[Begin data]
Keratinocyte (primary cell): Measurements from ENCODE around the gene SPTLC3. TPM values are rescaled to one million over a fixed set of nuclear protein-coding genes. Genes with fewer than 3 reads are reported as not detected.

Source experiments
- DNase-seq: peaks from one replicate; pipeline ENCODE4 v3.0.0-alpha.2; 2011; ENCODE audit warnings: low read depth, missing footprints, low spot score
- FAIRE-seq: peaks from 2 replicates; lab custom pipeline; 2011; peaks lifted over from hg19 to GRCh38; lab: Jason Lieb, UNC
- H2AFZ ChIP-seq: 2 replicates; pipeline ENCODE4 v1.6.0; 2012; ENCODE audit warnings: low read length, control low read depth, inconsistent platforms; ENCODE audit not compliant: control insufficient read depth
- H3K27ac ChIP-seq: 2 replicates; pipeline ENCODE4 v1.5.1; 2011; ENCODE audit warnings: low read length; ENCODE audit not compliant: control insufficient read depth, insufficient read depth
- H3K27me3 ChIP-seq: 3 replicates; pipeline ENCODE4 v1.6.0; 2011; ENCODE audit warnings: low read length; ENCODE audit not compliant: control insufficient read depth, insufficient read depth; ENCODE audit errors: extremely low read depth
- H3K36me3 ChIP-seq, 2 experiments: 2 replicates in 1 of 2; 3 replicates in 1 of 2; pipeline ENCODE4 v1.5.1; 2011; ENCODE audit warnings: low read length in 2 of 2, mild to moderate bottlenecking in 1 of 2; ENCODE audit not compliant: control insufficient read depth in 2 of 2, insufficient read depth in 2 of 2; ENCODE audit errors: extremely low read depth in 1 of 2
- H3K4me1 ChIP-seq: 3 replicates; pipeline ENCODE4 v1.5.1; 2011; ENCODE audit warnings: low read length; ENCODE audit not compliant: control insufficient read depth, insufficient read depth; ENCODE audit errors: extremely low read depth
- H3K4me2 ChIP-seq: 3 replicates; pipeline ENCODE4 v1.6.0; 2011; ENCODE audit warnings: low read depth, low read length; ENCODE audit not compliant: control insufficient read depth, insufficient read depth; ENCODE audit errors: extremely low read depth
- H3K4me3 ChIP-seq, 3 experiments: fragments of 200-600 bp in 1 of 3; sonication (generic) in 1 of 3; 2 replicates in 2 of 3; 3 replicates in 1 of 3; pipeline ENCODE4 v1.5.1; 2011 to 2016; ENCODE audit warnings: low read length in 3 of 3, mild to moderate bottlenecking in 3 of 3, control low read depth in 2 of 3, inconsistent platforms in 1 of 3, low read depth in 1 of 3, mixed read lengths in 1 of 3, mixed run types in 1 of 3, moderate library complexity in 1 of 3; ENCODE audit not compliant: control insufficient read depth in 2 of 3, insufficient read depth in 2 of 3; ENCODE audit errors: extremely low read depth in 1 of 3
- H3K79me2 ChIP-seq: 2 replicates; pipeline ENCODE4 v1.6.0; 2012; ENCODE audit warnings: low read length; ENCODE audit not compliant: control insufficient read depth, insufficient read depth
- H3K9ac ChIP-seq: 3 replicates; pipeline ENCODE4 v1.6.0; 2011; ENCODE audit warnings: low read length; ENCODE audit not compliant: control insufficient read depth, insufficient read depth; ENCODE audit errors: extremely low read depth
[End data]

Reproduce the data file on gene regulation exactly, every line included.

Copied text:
Keratinocyte (primary cell): Measurements from ENCODE around the gene SPTLC3. TPM values are rescaled to one million over a fixed set of nuclear protein-coding genes. Genes with fewer than 3 reads are reported as not detected.

Source experiments
- DNase-seq: peaks from one replicate; pipeline ENCODE4 v3.0.0-alpha.2; 2011; ENCODE audit warnings: low read depth, missing footprints, low spot score
- FAIRE-seq: peaks from 2 replicates; lab custom pipeline; 2011; peaks lifted over from hg19 to GRCh38; lab: Jason Lieb, UNC
- H2AFZ ChIP-seq: 2 replicates; pipeline ENCODE4 v1.6.0; 2012; ENCODE audit warnings: low read length, control low read depth, inconsistent platforms; ENCODE audit not compliant: control insufficient read depth
- H3K27ac ChIP-seq: 2 replicates; pipeline ENCODE4 v1.5.1; 2011; ENCODE audit warnings: low read length; ENCODE audit not compliant: control insufficient read depth, insufficient read depth
- H3K27me3 ChIP-seq: 3 replicates; pipeline ENCODE4 v1.6.0; 2011; ENCODE audit warnings: low read length; ENCODE audit not compliant: control insufficient read depth, insufficient read depth; ENCODE audit errors: extremely low read depth
- H3K36me3 ChIP-seq, 2 experiments: 2 replicates in 1 of 2; 3 replicates in 1 of 2; pipeline ENCODE4 v1.5.1; 2011; ENCODE audit warnings: low read length in 2 of 2, mild to moderate bottlenecking in 1 of 2; ENCODE audit not compliant: control insufficient read depth in 2 of 2, insufficient read depth in 2 of 2; ENCODE audit errors: extremely low read depth in 1 of 2
- H3K4me1 ChIP-seq: 3 replicates; pipeline ENCODE4 v1.5.1; 2011; ENCODE audit warnings: low read length; ENCODE audit not compliant: control insufficient read depth, insufficient read depth; ENCODE audit errors: extremely low read depth
- H3K4me2 ChIP-seq: 3 replicates; pipeline ENCODE4 v1.6.0; 2011; ENCODE audit warnings: low read depth, low read length; ENCODE audit not compliant: control insufficient read depth, insufficient read depth; ENCODE audit errors: extremely low read depth
- H3K4me3 ChIP-seq, 3 experiments: fragments of 200-600 bp in 1 of 3; sonication (generic) in 1 of 3; 2 replicates in 2 of 3; 3 replicates in 1 of 3; pipeline ENCODE4 v1.5.1; 2011 to 2016; ENCODE audit warnings: low read length in 3 of 3, mild to moderate bottlenecking in 3 of 3, control low read depth in 2 of 3, inconsistent platforms in 1 of 3, low read depth in 1 of 3, mixed read lengths in 1 of 3, mixed run types in 1 of 3, moderate library complexity in 1 of 3; ENCODE audit not compliant: control insufficient read depth in 2 of 3, insufficient read depth in 2 of 3; ENCODE audit errors: extremely low read depth in 1 of 3
- H3K79me2 ChIP-seq: 2 replicates; pipeline ENCODE4 v1.6.0; 2012; ENCODE audit warnings: low read length; ENCODE audit not compliant: control insufficient read depth, insufficient read depth
- H3K9ac ChIP-seq: 3 replicates; pipeline ENCODE4 v1.6.0; 2011; ENCODE audit warnings: low read length; ENCODE audit not compliant: control insufficient read depth, insufficient read depth; ENCODE audit errors: extremely low read depth